But relax, we are saved by Brave Merida, the fiery haired Scottish lass who charges to the rescue on Angus, shooting her bow and arrow to defend her independence against tradition. Unfortunately, her mother is once again the enemy of the tale, but there’s nothing like turning the stubborn old monarch into a bear to put things into perspective. As always, there’s a moral to the story but I doubt that many six year olds would pick up on it.

And coming right up to date with Frozen, Disney’s latest sensation where Princesses learn that the handsome Prince is sometimes a complete tool, and that a sisters ‘true love’ can be equally as powerful as that of any man when it comes to saving the day. Ground breaking.

All I want for my daughter is to be happy, and if that involves wearing cheap nasty clippy-cloppy shoes and swooshing around the house wearing acres of static shock enducing polyester and coloured plastic jewellery, then I guess that’s okay. I know that one day she’ll outgrow this phase and swap her aspirations for something a little less….pink, but lets allow six year olds their innocence for as long as possible. I hope that one day she’ll study hard, explore the world around her and achieve her goals, whatever she chooses for them to be. And yes, I’m guessing that a man will feature in her happiness (and as long as he doesn’t break her heart) then that’s great. Really. My life would also be incomplete and soulless without my husband to share it with. But in an ideal world, I’d hope for the handsome Prince to be a cherry on top of the Princess shaped cake that she’d worked to bake, ice and decorate for herself, and not for him to be the whole cake…. If the cherry falls off, well, you still have a pretty yummy cake to enjoy. Right?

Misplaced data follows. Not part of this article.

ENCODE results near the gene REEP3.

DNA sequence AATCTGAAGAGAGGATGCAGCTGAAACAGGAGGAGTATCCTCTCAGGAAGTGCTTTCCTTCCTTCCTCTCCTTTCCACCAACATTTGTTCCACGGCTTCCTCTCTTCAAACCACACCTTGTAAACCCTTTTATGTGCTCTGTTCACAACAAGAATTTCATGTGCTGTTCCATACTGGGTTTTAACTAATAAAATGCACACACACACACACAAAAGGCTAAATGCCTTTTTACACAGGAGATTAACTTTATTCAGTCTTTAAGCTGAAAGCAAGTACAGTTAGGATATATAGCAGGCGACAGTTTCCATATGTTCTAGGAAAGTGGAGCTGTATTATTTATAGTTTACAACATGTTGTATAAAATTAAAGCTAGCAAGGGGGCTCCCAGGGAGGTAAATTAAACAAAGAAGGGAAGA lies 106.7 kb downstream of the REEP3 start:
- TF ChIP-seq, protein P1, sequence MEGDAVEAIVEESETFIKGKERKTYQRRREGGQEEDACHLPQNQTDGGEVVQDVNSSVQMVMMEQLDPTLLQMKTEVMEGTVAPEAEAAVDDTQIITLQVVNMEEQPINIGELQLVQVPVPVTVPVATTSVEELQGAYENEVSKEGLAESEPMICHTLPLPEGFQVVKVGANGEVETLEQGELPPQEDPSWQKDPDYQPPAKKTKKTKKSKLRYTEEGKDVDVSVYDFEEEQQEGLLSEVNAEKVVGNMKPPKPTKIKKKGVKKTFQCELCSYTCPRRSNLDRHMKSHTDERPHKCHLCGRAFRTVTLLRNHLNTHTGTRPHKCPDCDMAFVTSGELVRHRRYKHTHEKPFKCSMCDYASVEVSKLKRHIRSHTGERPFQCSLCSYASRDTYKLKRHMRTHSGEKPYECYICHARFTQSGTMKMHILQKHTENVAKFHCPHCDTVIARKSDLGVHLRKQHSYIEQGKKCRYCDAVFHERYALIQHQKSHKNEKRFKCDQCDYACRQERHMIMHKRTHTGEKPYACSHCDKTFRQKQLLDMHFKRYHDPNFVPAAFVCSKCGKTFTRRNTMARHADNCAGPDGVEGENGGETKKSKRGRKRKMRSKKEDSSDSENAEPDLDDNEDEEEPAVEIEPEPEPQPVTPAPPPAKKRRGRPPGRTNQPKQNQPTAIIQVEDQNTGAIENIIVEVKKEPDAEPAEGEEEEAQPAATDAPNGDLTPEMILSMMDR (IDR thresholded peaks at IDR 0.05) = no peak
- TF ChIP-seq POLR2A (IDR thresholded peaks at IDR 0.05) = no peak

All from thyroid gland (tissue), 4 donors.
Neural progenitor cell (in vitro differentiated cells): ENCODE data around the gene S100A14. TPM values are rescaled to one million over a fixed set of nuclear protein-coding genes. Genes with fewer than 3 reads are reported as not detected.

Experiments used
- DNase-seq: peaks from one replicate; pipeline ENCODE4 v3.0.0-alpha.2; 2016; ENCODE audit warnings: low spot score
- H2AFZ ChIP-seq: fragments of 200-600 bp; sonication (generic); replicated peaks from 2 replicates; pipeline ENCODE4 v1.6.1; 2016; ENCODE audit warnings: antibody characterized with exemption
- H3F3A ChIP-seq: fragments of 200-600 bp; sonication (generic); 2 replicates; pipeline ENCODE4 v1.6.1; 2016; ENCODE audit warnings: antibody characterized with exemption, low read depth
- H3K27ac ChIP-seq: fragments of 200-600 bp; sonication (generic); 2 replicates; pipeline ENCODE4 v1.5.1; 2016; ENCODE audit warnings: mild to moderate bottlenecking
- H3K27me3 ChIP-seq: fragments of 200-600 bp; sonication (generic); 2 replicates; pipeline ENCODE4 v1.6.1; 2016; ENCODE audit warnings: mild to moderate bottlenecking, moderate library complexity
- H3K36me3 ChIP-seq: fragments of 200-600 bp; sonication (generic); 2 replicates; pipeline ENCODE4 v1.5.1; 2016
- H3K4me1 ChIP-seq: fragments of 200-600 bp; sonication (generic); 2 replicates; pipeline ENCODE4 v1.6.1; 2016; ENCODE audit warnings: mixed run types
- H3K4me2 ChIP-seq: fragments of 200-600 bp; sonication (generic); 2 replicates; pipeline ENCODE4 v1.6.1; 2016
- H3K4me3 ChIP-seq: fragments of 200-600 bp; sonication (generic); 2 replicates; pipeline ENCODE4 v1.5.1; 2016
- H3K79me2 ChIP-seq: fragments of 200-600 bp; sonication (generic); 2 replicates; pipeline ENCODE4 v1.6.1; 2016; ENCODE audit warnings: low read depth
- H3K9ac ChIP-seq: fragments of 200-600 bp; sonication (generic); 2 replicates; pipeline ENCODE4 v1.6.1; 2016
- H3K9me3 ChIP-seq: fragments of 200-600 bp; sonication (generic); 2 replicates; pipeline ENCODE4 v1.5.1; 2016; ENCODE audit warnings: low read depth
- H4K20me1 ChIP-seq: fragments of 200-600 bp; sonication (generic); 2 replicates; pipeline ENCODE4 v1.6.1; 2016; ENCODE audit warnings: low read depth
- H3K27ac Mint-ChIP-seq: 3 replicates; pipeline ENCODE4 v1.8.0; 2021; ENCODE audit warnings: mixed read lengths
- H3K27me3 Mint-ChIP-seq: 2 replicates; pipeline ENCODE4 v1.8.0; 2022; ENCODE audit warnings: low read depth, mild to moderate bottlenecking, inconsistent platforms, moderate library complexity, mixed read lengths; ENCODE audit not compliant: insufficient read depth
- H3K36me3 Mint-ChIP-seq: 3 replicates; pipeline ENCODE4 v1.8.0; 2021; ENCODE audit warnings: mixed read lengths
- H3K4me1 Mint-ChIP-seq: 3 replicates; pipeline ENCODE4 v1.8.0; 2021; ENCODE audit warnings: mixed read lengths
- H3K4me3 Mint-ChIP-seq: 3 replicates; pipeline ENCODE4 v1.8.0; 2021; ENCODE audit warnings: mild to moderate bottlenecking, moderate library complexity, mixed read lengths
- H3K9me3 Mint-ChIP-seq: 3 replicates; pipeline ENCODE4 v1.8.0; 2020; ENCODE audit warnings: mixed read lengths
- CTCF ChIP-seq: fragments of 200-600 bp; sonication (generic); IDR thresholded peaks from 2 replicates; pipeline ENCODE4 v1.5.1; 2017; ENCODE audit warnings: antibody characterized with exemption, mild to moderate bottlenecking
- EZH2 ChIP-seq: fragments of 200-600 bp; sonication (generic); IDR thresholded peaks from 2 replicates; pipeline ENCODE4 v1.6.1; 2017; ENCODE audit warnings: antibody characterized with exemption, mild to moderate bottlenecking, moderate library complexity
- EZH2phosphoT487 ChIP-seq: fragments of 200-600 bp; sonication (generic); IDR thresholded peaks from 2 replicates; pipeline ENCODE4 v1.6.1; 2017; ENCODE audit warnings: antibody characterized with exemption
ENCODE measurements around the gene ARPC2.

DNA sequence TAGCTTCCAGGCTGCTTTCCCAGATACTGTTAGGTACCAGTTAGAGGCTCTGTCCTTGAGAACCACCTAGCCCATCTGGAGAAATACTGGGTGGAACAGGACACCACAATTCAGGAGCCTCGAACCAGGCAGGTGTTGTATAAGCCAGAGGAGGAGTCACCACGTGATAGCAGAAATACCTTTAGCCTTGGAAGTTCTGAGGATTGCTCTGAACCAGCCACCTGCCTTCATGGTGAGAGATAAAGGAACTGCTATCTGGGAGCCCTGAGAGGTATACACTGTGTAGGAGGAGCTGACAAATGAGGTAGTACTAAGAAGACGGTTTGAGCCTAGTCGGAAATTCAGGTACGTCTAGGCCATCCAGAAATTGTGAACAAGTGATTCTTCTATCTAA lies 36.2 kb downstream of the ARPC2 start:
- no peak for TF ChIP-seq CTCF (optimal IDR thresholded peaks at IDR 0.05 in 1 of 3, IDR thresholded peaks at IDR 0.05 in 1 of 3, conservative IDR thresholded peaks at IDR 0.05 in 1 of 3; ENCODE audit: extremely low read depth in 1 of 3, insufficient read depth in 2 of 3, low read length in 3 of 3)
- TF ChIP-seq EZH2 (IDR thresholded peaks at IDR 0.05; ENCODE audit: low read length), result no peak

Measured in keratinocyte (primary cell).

How about you? What ambitions did you have as a child, and were they fulfilled? If yes, has the reality lived up to the aspiration? What about your children, what do they want to be? Are all childhood ambitions unrealistic or should we support our children and agree that its entirely possible to become an astronaut chef who makes poorly aliens feel better with magic recipes?